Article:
Blog update - megan29
A new post with lots more photos from THE ROOM, plus a couple of photo updates to the previous post:http://macaronicus.blogspot.com
Sooooo excited that you got to be in that room!! I *love* the photos you got!! And I hope the raven was as helpful to you as it obviously was to JKR!!!
|Date:||August 2nd, 2014 01:41 pm (UTC)|| |
Thanks! Speaking of ravens, one thing I learned at Leavesden Studios was that ravens are the smartest birds. They said that to teach a trick to a raven, it would take a day - whereas it would take several months (!) to teach an owl the same trick. Ravens are as smart as cats and dogs, and apparently have huge personalities. The trainers were saying that they had to be on their toes, because asking a raven to do something boring (like standing around) generally resulted in the trainer being bitten in protest. On the other hand, the tricks they liked (which involved carrying stuff from point A to point B), they learned and did perfectly! I'm not sure where in the movies ravens appear and carry stuff, but I thought that they did sound like the perfect Ravenclaw bird!
They definitely do sound perfect!! And weren't there ravens in Norse mythology as the messengers of Odin? Seems like I remember reading that in relation to some of the Thor/Marvel movies! LOL!! I do remember hearing that owls are just not the smartest of birds as far as learning tricks, etc., but maybe they're more like cats -- they *can* do stuff, but why bother?? ;-)
|Date:||August 6th, 2014 08:09 pm (UTC)|| |
I think Nundu has a different opinion about ravens (see below). :-) As for owls, according to their trainers, they want to please; they're just not very smart on how to go about it. Actually, the trainer says that cats are not stubborn - but you have to set up smaller steps with them than with dogs. I think it's all about understanding the animals, whatever the species, and convincing them that they really want to please you. :-) As the trainer said, it's all about positive reinforcement, including but not limited to food. Animals thrive on praise as much as humans do.
Wonderful! Just to be a nitpicker, the Ravenclaw symbol is an eagle, not a raven. I know, it makes no sense, but it is.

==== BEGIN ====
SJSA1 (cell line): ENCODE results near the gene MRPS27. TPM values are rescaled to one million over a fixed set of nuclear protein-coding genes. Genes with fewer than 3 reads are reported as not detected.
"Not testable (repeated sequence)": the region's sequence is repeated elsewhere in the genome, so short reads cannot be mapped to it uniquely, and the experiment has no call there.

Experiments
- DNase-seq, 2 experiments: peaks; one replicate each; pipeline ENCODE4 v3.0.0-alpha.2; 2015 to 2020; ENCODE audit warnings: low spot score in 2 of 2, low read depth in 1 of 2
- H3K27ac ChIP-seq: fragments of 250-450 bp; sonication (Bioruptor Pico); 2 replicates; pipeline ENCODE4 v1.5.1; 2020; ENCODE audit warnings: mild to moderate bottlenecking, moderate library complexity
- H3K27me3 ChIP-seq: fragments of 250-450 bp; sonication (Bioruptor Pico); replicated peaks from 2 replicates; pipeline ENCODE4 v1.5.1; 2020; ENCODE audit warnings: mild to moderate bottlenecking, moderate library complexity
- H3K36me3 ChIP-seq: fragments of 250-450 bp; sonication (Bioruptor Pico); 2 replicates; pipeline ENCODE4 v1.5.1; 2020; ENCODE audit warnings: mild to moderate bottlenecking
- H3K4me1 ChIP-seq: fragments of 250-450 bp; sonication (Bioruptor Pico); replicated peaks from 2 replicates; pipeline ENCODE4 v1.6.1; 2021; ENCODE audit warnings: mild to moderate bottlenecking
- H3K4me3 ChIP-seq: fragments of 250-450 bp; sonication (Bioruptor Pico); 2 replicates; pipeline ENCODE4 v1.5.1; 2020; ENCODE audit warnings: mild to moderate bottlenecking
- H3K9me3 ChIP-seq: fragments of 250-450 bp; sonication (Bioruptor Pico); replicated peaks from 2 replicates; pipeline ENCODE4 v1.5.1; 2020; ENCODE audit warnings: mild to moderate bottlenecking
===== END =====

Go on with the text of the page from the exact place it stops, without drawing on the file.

|Date:||August 5th, 2014 01:19 am (UTC)|| |
Really?! Well, then, that statue is an eagle! No, wait, I still like the idea of a raven, smart birds that they are. Can the flying one be an eagle, and the standing one be a raven? Or viceversa? Even though they look quite similar? Gah. Why did JK choose an eagle for the house of RAVENclaw?
Speaking of Ravenclaw: when we took the Leavesden Studio tour, there was a guide/entertainer for the visit to the Great Hall set. They had uniforms for the 4 houses arranged along the walls, and when she talked about each house, people cheered. There were quite a few cheers for each house, except Ravenclaw. I was the only one who whooped for it. I don't get it. How come people don't love the Ravenclaws?
Edited at 2014-08-05 01:20 am (UTC)
If you want some ravens, please come take some of mine! We have 5 or 6 that live around us and they're obnoxious! I had to fight them for the pears on our Asian pear tree last week. I found them strutting around the front yard, each with one tennis ball sized fruit in their beak! The cat is terrified of them! He won't go out if the ravens are in the yard (and that's a good thing; I think they could fly off with him!).
|Date:||August 6th, 2014 08:05 pm (UTC)|| |
Wow, they're definitely smart birds, although I'm beginning to think they should have been the symbol of Slytherin. And sorry, but the only way I like ravens is as statues on a desk. Live ones give me the hibbie-jibbies. I'll let you keep them! :-)
PS: Could you put a net over the tree, to stop them from poaching? Or are they smart enough to get through that?